The door before him opened and Phoebe stood in front of him. For a second, he was sure he had traveled back in time. She looked only a little older than her younger self. It was her colorless outfit which was much like his wife’s that put age on her features. An observer might not have seen what he saw, though, as she would come off plain and older. To him, she was still the young girl who had been used and dumped by Papa.
“Pastor Adonijah?” she called in surprise. There was also an unfriendly look on her face.
“It’s Bishop Adonijah. Or rather Bishop A.”
“Okay. Good afternoon, sir.”
The greeting sounded more like a question; he could tell she wanted to know why he was standing at her doorstep on a random day after so many years.
“Won’t you, at least, invite me in?”
She took a peep into her home as if expecting someone to disappear from sight, but she moved away from the door and let him in.
Adonijah entered in an uncharacteristic manner. His steps were calculated. He wanted to take in as much of the apartment as he could.
But there wasn’t much to see. Phoebe kept her space simple and feminine, with bright colors and décor that were a contrast to her current person. When he faced her, he caught the wrinkles around her eyes and more telltale signs of ageing. Still, he saw the girl from her past.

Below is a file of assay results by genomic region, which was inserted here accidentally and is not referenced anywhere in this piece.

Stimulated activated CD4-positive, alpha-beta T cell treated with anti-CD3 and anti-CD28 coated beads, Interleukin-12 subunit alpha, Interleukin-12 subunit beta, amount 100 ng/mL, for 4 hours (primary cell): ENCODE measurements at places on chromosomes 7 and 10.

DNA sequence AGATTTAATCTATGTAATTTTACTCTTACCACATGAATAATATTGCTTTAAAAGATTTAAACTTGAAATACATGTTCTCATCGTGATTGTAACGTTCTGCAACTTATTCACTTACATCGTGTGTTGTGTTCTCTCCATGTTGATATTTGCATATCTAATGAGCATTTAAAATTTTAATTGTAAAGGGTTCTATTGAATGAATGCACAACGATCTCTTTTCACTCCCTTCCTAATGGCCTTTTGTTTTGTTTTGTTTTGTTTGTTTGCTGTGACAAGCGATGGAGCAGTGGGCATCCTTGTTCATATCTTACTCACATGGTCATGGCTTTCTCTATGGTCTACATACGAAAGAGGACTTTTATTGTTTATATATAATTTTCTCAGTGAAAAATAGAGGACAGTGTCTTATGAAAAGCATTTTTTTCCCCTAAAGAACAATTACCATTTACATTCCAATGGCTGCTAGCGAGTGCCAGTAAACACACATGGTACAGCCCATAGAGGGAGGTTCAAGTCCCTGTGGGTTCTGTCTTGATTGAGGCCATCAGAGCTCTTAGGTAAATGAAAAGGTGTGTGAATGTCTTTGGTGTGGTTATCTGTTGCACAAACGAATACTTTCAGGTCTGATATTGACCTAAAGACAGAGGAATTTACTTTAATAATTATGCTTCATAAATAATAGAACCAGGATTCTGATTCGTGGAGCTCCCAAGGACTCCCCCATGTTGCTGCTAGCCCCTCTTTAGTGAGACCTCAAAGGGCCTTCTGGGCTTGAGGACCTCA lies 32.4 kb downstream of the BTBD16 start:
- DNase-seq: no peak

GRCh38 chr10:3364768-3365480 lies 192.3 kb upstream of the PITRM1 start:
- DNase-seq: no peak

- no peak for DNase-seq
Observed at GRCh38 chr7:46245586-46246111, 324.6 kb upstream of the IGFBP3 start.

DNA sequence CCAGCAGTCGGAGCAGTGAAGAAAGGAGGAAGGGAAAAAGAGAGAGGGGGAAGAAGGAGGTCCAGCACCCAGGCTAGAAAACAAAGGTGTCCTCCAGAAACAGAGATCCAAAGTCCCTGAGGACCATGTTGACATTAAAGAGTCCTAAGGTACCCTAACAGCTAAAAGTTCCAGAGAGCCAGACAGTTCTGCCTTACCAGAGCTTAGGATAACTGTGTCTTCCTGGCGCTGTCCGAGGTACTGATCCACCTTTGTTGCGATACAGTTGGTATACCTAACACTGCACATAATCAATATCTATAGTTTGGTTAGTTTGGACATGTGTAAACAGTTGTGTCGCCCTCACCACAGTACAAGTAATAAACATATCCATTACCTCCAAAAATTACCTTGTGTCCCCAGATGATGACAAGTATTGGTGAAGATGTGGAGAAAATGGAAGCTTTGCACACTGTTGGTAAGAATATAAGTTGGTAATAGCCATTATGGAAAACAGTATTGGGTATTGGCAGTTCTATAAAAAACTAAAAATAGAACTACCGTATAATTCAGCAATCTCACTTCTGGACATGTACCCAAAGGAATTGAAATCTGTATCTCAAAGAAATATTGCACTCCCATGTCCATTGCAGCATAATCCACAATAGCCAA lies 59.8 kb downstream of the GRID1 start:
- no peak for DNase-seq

“I haven’t seen you in a very, very, very long time, Sister Phoebe,” he said, inviting himself to sit. “And we’re in this same Lagos. Na wa o.”
“Can I offer you a drink of water?”
“No. Thank you. Thank you. But you can sit, let’s talk.”
Phoebe sat, squeezing a napkin she was holding in both hands. A long gypsy skirt she had on fell on both sides of her floor. Brown-painted toenails peeked out from beneath the skirt.
“I just stopped by to generally check on you and see how you’re managing.”
“I’m fine, sir.”
“Good. We thank God.”
“That’s good. Good. Great. Good to hear.”
Phoebe grinned. There was edgy silence, and then Adonijah spoke again. His words were chosen and came in a long speech. He seemed concerned, he said. He seemed to care. He told Phoebe that he wanted the best for her. He would support her in every way, if only she would return to Bethany Christian Center.
“What?!” Phoebe sprang up.
“All that long talk was to get me to go back to BCC? For what?”
“Because BCC is home. That is where you belong. Imagine if you hadn’t left, you’d have been heading the choir by now. You’d have been on an enviable paycheck, a good car and maybe even a house of your own and not this shack you live in. And who knows, you might even be an Omotosho.”
She tried to interject but he stopped her.
“I know you left because of the circumstances then but that’s all in the past. You need to come home and reap the rewards of all your hard work as a pioneer member of BCC.”
“Sir, there are no rewards to reap. I did a terrible thing with George…I mean Papa…”
“You still love him.”
“You still love George. That is why you have remained single and you don’t care for how you look. No man has been able to take his place. Am I lying?”